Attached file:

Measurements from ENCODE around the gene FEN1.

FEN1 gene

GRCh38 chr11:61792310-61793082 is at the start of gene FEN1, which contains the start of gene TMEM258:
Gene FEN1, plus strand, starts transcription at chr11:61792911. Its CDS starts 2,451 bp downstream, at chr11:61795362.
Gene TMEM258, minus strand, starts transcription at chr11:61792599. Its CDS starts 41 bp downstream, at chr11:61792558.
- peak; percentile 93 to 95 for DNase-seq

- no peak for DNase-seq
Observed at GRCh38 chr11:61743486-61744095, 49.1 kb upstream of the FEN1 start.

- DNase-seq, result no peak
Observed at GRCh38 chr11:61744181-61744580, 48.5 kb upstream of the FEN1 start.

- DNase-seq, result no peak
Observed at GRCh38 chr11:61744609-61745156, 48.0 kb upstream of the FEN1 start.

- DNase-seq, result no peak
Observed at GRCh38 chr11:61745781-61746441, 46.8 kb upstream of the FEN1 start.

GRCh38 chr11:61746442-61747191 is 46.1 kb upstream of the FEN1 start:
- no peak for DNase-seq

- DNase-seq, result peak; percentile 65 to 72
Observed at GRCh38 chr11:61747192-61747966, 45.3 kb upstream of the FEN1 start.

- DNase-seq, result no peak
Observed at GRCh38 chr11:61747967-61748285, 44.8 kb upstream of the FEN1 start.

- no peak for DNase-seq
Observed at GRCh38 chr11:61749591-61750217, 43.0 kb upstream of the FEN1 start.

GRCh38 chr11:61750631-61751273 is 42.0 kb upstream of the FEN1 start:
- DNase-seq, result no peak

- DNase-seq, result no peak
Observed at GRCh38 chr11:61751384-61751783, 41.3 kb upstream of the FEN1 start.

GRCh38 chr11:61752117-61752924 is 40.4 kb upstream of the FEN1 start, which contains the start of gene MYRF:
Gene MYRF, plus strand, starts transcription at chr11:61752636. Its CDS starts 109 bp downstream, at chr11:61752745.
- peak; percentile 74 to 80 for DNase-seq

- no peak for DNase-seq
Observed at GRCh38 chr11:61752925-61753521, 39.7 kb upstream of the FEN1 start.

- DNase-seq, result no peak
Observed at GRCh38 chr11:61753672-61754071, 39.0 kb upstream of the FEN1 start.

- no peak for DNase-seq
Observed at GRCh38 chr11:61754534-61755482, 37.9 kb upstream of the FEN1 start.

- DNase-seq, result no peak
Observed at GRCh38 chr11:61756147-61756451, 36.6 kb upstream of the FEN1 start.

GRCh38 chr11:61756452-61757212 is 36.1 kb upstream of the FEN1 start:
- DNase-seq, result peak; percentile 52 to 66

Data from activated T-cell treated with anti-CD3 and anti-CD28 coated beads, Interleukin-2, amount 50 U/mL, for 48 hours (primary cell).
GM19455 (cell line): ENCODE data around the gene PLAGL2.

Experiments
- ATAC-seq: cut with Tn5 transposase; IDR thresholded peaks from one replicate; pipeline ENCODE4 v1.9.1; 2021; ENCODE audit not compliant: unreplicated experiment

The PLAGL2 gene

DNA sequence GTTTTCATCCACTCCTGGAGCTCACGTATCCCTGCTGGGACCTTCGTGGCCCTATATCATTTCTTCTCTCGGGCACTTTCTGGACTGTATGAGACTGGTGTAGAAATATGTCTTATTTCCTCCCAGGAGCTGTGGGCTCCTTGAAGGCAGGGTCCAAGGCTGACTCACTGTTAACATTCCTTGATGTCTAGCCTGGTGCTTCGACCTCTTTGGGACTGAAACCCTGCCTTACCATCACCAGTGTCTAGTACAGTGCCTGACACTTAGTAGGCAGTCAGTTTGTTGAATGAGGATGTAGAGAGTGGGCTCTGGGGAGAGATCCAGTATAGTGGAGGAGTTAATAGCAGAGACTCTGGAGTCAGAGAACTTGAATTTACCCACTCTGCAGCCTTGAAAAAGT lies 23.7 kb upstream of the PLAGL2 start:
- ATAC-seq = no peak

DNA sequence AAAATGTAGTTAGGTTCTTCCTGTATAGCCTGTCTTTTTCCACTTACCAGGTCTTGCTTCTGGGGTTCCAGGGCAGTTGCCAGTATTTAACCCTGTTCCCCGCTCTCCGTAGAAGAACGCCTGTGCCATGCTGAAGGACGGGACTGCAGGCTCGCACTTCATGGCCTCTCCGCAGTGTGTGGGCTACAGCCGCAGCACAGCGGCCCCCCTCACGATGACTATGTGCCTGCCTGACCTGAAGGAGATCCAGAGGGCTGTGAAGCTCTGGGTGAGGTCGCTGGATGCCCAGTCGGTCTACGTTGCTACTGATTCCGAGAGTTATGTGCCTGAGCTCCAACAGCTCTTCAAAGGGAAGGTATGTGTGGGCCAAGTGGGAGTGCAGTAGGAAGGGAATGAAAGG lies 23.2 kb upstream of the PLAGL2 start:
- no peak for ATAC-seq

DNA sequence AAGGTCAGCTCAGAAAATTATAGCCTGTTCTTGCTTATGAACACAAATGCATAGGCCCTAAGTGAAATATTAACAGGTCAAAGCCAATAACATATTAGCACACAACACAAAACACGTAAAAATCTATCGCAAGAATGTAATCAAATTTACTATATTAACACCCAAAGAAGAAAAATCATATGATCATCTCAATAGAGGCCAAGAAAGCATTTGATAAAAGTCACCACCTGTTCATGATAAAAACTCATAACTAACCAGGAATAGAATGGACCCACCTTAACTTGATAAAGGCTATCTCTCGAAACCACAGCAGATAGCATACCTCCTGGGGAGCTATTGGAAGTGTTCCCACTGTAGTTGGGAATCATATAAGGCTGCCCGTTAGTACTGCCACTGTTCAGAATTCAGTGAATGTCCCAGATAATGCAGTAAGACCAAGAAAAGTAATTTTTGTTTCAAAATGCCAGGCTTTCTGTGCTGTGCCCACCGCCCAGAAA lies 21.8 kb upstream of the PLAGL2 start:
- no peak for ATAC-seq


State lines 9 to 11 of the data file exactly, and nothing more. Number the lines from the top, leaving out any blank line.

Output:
- DNase-seq, result no peak
Observed at GRCh38 chr11:61744181-61744580, 48.5 kb upstream of the FEN1 start.

- DNase-seq, result no peak